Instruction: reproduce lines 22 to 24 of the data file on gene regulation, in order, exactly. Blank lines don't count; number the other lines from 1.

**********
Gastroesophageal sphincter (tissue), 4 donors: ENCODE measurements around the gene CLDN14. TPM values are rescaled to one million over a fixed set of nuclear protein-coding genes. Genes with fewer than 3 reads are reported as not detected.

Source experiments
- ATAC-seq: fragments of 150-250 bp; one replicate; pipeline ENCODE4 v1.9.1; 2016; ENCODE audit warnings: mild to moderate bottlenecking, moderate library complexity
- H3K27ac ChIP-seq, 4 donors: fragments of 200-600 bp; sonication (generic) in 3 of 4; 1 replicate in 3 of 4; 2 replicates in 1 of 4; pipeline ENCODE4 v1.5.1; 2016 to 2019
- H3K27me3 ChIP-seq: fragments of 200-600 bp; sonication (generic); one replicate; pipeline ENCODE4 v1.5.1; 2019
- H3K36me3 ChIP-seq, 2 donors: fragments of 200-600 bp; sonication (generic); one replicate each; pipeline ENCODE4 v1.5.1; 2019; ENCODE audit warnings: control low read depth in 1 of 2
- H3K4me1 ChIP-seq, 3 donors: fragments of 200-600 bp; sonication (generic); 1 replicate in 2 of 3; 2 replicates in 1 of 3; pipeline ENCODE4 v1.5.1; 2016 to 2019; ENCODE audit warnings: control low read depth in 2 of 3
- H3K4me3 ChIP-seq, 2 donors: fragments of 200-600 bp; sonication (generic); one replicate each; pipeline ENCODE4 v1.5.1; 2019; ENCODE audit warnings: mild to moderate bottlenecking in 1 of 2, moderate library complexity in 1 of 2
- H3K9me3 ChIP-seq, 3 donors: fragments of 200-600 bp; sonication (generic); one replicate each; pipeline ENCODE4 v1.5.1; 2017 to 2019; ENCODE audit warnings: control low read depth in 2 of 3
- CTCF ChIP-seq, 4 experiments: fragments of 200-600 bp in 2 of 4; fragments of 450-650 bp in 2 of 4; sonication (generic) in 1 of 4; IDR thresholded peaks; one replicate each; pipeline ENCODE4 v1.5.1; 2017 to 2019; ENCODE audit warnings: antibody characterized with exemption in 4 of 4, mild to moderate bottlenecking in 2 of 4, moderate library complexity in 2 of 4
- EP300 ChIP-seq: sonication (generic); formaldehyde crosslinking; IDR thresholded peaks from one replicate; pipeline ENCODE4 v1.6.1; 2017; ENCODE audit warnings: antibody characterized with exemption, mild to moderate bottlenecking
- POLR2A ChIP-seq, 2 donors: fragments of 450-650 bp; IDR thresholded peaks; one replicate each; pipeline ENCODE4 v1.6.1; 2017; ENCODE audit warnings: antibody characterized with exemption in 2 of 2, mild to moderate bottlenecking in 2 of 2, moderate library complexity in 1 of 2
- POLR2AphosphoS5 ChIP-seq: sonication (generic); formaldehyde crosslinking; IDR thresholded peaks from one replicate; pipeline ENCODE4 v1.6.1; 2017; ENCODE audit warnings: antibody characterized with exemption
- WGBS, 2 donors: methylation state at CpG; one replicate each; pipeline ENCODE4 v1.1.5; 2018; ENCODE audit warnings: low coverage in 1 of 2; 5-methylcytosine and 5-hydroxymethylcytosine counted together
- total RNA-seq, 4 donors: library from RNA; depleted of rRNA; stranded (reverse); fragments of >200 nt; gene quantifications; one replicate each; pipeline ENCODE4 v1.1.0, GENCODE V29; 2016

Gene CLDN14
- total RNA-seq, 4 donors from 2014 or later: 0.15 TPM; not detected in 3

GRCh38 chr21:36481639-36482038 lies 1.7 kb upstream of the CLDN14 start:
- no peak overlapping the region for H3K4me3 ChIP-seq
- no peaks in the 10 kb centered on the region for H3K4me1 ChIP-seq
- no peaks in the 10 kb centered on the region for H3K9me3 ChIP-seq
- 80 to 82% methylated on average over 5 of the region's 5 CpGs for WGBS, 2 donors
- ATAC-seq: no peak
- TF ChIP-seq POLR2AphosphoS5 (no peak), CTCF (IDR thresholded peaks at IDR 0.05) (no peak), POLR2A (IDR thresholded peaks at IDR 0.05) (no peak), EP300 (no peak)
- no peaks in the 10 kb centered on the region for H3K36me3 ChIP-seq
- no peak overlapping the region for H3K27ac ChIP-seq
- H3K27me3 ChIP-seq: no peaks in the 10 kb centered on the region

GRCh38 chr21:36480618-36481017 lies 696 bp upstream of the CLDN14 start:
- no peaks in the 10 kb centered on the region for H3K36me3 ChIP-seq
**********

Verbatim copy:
- 80 to 82% methylated on average over 5 of the region's 5 CpGs for WGBS, 2 donors
- ATAC-seq: no peak
- TF ChIP-seq POLR2AphosphoS5 (no peak), CTCF (IDR thresholded peaks at IDR 0.05) (no peak), POLR2A (IDR thresholded peaks at IDR 0.05) (no peak), EP300 (no peak)